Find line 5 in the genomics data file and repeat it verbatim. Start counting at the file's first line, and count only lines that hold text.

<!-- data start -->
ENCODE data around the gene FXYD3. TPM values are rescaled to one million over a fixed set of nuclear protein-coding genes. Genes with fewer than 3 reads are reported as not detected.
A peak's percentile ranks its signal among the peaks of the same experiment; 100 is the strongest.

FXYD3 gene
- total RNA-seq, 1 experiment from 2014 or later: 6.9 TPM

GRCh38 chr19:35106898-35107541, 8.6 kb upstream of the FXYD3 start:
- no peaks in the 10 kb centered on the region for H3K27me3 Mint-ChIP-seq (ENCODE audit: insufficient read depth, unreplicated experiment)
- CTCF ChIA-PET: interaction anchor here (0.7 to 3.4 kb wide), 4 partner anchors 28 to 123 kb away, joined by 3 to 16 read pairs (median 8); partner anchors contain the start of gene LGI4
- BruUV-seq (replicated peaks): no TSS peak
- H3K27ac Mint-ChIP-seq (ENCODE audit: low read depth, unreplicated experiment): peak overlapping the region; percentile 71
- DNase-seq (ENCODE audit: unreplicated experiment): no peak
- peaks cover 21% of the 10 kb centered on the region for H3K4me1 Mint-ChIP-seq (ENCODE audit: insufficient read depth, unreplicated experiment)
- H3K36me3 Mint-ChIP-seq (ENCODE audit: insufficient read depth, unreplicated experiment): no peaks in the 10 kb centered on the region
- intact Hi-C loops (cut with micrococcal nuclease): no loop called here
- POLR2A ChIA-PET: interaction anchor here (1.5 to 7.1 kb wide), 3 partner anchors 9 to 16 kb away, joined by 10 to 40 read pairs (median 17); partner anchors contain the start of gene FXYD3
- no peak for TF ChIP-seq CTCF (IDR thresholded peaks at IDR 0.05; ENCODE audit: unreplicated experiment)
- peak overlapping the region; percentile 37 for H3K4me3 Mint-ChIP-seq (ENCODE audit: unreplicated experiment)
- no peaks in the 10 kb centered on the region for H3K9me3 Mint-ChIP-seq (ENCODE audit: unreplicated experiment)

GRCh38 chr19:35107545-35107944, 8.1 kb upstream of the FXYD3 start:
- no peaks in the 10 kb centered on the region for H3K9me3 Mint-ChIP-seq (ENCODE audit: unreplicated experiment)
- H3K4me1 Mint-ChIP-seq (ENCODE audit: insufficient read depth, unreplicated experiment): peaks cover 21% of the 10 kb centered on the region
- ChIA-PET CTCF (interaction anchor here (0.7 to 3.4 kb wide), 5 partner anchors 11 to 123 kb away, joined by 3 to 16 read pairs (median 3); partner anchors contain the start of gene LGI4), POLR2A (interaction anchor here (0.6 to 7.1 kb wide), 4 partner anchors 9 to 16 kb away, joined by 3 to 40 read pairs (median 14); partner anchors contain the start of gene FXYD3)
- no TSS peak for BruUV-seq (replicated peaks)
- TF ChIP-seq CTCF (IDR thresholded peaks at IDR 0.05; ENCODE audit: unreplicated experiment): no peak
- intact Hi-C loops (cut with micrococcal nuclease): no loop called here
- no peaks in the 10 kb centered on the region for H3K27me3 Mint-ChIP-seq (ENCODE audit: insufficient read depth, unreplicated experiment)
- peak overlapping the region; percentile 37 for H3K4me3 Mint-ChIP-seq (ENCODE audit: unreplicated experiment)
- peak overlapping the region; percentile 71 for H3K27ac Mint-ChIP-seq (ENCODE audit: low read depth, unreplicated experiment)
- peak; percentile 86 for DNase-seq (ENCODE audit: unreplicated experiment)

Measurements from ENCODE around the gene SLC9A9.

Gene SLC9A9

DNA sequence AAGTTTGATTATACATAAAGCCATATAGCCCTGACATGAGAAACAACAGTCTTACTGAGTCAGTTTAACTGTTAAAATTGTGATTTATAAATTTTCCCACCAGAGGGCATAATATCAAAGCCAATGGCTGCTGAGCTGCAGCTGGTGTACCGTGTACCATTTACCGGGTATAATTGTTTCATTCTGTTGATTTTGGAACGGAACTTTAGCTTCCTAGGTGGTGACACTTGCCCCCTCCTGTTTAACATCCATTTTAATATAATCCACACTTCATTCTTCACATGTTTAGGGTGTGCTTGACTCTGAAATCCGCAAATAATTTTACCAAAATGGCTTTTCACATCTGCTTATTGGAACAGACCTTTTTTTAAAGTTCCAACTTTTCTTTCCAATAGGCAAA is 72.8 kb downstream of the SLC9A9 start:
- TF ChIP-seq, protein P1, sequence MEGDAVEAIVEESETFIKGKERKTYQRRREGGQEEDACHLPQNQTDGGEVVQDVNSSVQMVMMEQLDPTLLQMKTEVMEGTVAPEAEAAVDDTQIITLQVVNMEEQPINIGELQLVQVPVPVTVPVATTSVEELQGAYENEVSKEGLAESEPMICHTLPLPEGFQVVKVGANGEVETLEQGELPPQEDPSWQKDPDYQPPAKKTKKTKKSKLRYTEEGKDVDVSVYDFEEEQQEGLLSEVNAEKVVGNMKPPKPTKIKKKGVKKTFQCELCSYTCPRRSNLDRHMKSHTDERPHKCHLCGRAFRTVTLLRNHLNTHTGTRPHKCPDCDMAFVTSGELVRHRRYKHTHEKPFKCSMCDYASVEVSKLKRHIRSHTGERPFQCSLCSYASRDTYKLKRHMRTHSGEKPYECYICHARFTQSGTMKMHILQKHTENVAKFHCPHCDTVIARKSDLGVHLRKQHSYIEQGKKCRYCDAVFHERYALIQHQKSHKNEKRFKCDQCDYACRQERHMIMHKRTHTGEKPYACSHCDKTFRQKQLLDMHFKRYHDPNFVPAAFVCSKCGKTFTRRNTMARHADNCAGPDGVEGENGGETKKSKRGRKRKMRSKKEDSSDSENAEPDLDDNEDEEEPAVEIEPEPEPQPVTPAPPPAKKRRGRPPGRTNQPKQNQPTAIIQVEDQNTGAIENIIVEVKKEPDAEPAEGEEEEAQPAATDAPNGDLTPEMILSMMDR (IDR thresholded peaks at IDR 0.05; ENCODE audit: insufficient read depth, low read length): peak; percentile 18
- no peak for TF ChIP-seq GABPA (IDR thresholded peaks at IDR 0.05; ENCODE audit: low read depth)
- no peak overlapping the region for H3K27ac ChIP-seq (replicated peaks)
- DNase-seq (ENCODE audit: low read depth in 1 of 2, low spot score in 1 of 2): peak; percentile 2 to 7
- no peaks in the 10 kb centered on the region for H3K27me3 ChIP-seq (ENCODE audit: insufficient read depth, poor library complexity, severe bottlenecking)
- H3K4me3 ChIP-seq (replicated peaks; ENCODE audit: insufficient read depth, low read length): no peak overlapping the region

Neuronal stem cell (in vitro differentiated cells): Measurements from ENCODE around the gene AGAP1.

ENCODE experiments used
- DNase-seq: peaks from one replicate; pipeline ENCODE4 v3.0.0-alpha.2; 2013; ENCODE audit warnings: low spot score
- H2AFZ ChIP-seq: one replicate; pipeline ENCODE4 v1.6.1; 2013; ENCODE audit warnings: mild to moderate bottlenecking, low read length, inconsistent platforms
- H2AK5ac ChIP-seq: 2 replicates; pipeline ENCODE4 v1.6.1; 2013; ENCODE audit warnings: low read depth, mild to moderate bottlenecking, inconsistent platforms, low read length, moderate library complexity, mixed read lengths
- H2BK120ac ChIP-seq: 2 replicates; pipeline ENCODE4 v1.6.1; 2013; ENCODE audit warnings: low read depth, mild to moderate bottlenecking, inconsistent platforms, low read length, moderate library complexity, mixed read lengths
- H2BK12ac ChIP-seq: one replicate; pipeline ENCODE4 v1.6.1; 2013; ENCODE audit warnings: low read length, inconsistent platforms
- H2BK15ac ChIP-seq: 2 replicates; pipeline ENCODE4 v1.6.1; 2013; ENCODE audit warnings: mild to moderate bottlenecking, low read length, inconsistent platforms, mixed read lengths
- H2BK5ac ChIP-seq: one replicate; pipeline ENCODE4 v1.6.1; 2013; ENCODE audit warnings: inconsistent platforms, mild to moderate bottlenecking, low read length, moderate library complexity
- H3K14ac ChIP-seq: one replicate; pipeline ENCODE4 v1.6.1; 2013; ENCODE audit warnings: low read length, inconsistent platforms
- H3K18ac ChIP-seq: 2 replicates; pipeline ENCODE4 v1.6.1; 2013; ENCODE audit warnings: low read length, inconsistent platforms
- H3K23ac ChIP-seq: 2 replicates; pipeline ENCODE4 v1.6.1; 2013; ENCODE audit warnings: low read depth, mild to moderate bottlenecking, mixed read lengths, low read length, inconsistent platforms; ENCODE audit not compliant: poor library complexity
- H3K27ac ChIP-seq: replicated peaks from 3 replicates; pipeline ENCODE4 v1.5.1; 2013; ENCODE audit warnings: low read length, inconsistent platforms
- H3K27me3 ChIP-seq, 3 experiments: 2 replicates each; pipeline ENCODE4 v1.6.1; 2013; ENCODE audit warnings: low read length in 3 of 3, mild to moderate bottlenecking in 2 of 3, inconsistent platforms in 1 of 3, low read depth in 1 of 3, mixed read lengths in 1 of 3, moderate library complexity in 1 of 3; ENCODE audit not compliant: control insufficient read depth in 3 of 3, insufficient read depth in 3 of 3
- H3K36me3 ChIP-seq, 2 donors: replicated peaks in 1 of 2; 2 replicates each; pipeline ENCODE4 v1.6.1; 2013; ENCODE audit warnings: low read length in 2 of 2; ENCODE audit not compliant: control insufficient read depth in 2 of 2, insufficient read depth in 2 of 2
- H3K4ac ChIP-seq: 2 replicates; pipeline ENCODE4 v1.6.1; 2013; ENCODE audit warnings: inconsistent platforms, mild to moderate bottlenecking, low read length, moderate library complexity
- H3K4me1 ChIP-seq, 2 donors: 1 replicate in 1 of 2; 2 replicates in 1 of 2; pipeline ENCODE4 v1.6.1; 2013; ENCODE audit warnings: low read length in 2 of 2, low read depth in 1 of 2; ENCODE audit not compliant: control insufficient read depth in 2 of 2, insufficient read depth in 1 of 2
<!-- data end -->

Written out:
GRCh38 chr19:35106898-35107541, 8.6 kb upstream of the FXYD3 start: